MB: Right. In fact they came to this country, I believe, in 1913 or thereabouts. The.... My grandfather was in an orphanage for boys, my grandmother was in an orphanage for girls, I believe they were run by Danes at the time, and the only recollection that they had, and I am not sure about its complete accuracy, is that I think my grandfather escaped being killed because he was hiding in a tree. I do not know about my grandmother, they really did not talk much about that, but then they were very young at the time and they grew up in these orphanages and because the boys orphanage did certain things, the girls orphanage did certain things, they would communicate back and forth, trade goods back and forth and that was how apparently they met. My grandfather, my father's father came to this country to find work and once he could find work, planned to bring my grandmother over, they were not married at the time but they had known each other and grown very close, of course. So when my grandfather came over he was able to link up with some family. I believe first started in Massachusetts, where there was a fairly strong Armenian community but for reasons which I am not clear on they ended up coming down to Binghamton partly to work at EJ, Endicott -Johnson famous shoe factory that employed many immigrants and provided jobs. But he worked there only for a relatively short period of time; it really was not his kind of thing. Also shortly afterward he moved into a different line of work. He was able to save enough money and communicate with my grandmother that she came to Ellis Island. But interestingly because of the kind of work that was being done in the orphanage and I think it had to do with wool or cotton I really am not sure, but it was one of those materials and they would pick things out in order to get it ready to be carted and then woven into fabric and things of that sort, apparently it irritated her eyes so when to Ellis Island she was actually thought maybe to have trachoma which was a real problem of a particular kind of eye infection that affected people from the Middle East. So actually they were not going to let her in and instead she ended up in Philadelphia. Now even there she was not supposed to get in unless she was either married or had a clear sponsor. So part of the amusing history was my grandfather went down to meet her but he got terribly motion sick so when he actually arrived to meet her he a little bit looked like death in one form or another and she was kind of put off by this fellow, she was thinking what happened to him, I do not know this sick character as a husband but I think he reassured her that it was really transient and they ended up getting married and returning here to Binghamton. He ended up finally running a food produce business and what he would do is go down to the general market, he would pick out fruits and then he literally had them with a horse and a cart and he would travel neighborhoods and he would sell the products to various neighbors and I have actually heard from people who were growing up at the time remembering my grandfather coming to sell things like that. He was fairly successful in that. He ended up ̶ the two of them ended up with three children, my father the eldest, Robert then a daughter Lilian, we called hooker, I am not even sure what the derivation of that word was.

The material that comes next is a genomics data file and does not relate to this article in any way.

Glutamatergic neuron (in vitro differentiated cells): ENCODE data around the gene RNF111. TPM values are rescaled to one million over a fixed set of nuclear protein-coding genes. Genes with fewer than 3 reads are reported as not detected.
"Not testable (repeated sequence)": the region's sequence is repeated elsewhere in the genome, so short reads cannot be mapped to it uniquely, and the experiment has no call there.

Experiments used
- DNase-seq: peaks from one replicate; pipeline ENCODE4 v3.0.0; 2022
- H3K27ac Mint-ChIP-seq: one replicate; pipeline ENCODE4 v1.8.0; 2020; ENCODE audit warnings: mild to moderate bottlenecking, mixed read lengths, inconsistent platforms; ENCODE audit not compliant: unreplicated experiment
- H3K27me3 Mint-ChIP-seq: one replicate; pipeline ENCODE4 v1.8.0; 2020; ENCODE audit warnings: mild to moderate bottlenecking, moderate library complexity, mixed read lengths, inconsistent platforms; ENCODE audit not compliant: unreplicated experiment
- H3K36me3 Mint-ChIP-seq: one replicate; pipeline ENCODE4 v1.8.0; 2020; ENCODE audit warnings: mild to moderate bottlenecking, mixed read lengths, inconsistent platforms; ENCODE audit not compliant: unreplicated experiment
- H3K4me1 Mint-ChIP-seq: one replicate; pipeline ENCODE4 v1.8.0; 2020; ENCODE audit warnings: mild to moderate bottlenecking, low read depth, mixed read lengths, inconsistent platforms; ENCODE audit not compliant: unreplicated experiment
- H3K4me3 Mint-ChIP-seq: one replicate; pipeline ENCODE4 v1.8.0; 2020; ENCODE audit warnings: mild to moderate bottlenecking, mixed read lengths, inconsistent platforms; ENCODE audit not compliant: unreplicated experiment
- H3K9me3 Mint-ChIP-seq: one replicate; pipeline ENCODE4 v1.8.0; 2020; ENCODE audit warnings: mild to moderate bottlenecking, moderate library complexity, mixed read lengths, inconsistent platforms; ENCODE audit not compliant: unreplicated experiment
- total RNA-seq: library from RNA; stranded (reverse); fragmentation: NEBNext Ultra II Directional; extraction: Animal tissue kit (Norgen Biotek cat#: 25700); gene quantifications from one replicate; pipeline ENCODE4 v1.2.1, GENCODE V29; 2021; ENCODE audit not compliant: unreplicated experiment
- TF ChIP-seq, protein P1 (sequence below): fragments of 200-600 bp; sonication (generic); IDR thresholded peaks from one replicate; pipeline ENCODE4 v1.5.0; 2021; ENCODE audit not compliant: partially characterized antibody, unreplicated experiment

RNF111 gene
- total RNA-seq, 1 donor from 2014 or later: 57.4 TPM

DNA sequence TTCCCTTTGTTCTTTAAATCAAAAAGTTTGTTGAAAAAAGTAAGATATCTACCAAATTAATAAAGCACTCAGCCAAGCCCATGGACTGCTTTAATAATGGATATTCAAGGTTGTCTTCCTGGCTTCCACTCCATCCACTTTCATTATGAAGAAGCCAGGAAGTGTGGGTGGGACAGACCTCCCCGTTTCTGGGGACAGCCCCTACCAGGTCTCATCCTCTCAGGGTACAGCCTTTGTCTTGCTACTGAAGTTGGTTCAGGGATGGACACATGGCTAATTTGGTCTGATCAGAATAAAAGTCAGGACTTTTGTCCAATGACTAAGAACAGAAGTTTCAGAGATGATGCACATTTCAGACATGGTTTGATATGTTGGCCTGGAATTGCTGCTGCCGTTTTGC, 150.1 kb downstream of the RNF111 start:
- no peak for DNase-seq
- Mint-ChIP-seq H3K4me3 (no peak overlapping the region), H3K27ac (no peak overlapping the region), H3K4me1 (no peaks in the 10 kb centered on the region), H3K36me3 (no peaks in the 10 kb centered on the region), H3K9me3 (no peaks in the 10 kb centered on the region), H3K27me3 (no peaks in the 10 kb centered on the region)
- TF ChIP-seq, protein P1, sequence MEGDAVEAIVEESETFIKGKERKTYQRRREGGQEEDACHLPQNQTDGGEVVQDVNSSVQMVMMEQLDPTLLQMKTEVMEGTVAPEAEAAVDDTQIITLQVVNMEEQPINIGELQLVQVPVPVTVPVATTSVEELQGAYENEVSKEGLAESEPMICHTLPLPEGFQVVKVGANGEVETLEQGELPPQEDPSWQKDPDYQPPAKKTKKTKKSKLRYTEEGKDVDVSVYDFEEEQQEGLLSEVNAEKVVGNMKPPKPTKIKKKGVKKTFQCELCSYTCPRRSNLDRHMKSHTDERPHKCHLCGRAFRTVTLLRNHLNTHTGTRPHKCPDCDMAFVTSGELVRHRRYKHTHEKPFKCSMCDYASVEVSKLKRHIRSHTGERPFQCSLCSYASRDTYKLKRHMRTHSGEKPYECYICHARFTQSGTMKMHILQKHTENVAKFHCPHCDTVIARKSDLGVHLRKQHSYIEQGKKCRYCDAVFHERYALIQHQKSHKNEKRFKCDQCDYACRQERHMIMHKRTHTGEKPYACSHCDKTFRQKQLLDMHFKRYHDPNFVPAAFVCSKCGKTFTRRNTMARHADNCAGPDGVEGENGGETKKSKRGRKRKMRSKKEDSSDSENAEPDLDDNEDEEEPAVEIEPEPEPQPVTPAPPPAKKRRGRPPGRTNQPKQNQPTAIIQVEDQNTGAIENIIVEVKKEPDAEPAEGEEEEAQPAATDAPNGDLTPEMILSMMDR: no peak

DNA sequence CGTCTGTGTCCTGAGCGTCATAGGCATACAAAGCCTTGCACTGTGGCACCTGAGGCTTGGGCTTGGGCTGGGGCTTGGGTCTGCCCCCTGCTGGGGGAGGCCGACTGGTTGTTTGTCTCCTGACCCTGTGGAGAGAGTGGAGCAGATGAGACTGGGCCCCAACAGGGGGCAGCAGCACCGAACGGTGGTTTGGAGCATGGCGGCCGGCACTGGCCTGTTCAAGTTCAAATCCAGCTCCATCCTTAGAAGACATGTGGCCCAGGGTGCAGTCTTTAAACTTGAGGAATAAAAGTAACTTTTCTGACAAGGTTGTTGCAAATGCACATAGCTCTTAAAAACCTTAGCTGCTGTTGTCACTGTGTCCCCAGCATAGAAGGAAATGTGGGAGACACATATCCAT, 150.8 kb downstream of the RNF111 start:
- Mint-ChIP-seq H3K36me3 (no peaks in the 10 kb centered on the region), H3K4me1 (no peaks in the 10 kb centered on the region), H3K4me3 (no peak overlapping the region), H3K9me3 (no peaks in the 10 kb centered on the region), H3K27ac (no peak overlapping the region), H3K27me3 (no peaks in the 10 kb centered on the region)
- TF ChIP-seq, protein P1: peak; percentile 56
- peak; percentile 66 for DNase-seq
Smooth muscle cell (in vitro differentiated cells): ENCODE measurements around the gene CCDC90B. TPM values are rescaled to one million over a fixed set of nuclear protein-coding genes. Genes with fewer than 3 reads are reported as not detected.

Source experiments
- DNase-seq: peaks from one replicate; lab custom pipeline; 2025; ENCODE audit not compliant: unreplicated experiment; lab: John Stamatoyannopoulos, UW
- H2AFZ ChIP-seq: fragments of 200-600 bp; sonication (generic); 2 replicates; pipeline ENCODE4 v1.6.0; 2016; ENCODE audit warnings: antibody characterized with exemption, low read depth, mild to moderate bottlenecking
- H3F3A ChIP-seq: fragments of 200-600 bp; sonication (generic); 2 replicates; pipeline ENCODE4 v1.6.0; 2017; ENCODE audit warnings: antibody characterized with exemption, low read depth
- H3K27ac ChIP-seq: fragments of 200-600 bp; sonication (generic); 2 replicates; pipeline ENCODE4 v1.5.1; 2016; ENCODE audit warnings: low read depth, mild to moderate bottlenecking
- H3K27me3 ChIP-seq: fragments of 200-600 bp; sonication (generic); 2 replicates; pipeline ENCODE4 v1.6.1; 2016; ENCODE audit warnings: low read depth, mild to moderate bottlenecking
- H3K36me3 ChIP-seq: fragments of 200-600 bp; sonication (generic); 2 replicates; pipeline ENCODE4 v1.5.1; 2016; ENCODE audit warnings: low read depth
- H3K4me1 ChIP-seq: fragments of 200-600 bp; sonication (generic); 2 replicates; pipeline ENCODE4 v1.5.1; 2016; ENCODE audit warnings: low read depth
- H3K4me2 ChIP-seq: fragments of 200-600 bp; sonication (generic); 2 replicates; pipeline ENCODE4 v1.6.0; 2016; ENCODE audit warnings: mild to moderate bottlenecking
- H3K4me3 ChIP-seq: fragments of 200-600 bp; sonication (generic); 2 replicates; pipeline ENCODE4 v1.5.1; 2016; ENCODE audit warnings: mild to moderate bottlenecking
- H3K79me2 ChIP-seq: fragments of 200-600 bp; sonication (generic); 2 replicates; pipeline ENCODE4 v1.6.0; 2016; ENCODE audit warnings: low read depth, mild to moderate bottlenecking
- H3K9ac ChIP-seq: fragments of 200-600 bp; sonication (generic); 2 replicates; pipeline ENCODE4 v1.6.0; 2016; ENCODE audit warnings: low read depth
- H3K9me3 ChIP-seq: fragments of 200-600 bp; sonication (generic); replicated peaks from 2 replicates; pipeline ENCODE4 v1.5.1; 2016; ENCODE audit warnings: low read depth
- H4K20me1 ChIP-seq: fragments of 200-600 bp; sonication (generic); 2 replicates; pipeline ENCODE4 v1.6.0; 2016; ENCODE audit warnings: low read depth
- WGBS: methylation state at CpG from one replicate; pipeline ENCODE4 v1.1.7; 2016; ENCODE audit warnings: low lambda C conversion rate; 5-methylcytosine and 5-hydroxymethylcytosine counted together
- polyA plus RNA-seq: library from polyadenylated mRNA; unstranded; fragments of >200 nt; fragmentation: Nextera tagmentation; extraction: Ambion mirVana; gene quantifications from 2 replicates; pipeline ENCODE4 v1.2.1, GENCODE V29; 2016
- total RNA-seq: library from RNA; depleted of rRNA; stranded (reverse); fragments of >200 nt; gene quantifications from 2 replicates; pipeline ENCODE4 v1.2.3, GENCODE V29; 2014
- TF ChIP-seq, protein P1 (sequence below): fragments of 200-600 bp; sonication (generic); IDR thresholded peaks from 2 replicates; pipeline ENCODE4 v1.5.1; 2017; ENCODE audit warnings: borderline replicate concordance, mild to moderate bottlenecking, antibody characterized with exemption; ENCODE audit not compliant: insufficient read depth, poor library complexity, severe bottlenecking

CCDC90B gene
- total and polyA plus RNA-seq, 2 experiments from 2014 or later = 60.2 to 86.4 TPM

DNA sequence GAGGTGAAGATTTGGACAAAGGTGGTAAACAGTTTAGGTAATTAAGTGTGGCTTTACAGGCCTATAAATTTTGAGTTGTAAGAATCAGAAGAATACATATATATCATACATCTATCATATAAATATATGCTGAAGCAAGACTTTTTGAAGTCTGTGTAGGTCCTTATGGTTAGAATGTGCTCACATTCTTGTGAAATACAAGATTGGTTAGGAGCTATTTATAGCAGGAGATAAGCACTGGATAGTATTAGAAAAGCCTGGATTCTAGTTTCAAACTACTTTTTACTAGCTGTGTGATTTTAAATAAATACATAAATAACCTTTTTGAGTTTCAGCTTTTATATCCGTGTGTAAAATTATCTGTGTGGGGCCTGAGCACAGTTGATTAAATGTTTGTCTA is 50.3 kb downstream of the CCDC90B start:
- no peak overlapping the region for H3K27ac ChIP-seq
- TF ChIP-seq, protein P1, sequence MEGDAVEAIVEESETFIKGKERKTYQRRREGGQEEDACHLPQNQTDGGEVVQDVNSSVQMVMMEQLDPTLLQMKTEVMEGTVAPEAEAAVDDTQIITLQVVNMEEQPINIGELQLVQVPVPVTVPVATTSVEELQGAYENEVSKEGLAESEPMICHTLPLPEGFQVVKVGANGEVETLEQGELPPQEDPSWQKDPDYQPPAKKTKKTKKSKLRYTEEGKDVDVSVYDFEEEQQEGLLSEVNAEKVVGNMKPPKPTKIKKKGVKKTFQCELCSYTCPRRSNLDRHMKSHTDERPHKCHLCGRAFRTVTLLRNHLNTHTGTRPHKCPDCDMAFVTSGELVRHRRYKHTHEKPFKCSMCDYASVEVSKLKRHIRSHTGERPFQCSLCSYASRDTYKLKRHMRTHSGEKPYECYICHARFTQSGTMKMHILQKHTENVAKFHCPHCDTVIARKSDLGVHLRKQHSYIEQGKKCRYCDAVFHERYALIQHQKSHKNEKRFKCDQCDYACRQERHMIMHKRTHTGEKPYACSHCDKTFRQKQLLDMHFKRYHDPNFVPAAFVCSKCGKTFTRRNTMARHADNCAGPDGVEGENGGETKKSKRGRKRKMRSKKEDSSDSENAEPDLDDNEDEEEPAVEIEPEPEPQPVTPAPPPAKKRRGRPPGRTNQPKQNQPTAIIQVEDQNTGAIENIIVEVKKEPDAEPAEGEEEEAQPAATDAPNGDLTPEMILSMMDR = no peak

GS: Kind of sounds like [unintelligible].